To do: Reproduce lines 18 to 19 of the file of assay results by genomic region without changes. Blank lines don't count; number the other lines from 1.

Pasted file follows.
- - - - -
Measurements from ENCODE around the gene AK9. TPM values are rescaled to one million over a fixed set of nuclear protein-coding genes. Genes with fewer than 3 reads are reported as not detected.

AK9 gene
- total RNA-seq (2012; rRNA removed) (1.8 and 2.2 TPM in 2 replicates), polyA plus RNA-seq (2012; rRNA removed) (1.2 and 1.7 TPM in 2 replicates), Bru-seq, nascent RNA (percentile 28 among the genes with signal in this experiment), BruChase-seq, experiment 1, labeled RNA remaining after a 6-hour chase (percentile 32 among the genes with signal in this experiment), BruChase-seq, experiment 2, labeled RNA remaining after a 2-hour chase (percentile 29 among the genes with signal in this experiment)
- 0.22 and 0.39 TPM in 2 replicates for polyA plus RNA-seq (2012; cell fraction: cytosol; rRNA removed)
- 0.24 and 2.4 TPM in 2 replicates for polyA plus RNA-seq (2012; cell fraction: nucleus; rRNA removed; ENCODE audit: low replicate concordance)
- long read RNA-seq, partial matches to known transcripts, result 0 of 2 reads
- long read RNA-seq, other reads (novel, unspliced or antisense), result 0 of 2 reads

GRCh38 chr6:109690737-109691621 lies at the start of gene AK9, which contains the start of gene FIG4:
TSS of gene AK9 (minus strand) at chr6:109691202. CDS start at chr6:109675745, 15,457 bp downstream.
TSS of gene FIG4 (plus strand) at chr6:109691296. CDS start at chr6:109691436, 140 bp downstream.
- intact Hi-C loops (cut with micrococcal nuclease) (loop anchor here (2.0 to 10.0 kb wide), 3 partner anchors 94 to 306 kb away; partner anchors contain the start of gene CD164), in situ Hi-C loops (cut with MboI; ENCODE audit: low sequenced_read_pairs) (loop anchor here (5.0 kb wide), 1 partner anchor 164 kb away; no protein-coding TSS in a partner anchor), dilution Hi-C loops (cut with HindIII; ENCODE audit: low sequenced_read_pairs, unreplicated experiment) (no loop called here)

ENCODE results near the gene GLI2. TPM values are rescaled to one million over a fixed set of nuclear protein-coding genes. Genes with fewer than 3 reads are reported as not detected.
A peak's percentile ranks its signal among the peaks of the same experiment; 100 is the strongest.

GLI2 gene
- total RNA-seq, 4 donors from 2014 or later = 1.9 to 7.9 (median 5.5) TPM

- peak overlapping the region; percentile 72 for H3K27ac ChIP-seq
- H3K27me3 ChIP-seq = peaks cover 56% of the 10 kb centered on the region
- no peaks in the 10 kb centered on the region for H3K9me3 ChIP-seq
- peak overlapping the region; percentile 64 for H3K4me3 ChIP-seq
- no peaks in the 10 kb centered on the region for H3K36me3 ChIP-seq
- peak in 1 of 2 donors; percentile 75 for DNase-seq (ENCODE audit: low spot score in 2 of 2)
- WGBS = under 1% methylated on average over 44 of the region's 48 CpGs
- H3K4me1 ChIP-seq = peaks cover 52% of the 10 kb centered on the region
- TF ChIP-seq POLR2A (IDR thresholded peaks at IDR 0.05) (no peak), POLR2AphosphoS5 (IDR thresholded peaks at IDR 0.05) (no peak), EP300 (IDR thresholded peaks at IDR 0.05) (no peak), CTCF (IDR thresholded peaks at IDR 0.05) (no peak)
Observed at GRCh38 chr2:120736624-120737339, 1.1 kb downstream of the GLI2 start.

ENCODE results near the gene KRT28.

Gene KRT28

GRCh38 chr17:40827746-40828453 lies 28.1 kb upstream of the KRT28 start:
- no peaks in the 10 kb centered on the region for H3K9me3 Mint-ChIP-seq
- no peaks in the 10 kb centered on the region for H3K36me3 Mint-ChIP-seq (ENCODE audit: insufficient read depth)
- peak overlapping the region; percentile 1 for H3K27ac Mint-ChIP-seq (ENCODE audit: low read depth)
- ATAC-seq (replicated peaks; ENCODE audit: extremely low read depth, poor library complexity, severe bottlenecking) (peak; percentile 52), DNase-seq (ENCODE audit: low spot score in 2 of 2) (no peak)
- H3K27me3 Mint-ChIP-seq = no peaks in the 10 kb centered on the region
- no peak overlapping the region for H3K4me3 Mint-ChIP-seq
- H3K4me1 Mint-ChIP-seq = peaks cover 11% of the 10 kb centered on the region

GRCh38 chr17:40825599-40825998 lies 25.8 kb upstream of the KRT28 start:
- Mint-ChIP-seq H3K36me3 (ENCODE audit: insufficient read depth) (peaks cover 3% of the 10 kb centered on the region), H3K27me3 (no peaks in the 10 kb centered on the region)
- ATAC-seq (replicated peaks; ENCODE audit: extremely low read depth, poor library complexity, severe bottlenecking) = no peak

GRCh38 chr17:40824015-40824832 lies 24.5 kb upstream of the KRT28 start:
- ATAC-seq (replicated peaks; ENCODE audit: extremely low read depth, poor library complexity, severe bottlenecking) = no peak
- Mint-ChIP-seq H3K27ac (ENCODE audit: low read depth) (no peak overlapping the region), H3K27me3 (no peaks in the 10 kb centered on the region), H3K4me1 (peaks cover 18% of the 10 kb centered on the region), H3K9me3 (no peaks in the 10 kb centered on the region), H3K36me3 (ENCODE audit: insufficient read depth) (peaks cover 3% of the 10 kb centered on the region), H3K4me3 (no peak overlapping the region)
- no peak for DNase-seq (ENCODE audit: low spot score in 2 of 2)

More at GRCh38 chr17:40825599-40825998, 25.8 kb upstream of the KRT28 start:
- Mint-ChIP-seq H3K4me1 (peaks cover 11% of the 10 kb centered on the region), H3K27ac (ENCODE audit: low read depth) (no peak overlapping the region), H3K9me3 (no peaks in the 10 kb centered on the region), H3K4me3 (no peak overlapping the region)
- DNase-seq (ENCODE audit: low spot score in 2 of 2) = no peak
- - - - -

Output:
- no peaks in the 10 kb centered on the region for H3K9me3 ChIP-seq
- peak overlapping the region; percentile 64 for H3K4me3 ChIP-seq